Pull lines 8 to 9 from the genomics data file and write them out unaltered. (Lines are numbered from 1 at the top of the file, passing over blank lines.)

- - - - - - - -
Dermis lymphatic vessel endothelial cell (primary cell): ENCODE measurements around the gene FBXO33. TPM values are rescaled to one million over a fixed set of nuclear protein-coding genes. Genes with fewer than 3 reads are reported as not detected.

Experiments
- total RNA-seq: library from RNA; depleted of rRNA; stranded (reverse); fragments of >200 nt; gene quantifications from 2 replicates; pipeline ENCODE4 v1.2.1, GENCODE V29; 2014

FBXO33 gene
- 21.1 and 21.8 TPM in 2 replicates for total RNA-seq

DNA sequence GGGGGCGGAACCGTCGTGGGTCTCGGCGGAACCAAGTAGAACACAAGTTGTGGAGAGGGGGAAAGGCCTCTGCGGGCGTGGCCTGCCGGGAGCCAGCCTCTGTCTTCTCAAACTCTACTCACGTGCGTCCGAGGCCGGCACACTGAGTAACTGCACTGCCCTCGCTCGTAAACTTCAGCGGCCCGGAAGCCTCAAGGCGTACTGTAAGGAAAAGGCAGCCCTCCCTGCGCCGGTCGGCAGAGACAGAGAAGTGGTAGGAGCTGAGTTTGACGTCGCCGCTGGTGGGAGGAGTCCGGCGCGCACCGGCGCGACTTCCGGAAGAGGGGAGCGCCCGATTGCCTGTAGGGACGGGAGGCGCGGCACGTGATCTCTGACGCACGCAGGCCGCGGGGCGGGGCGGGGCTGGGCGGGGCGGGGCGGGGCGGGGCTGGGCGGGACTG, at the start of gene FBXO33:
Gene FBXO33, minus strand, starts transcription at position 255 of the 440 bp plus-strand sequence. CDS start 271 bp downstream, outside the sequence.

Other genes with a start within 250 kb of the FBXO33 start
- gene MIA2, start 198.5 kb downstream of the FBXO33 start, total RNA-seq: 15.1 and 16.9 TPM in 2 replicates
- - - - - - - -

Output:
Other genes with a start within 250 kb of the FBXO33 start
- gene MIA2, start 198.5 kb downstream of the FBXO33 start, total RNA-seq: 15.1 and 16.9 TPM in 2 replicates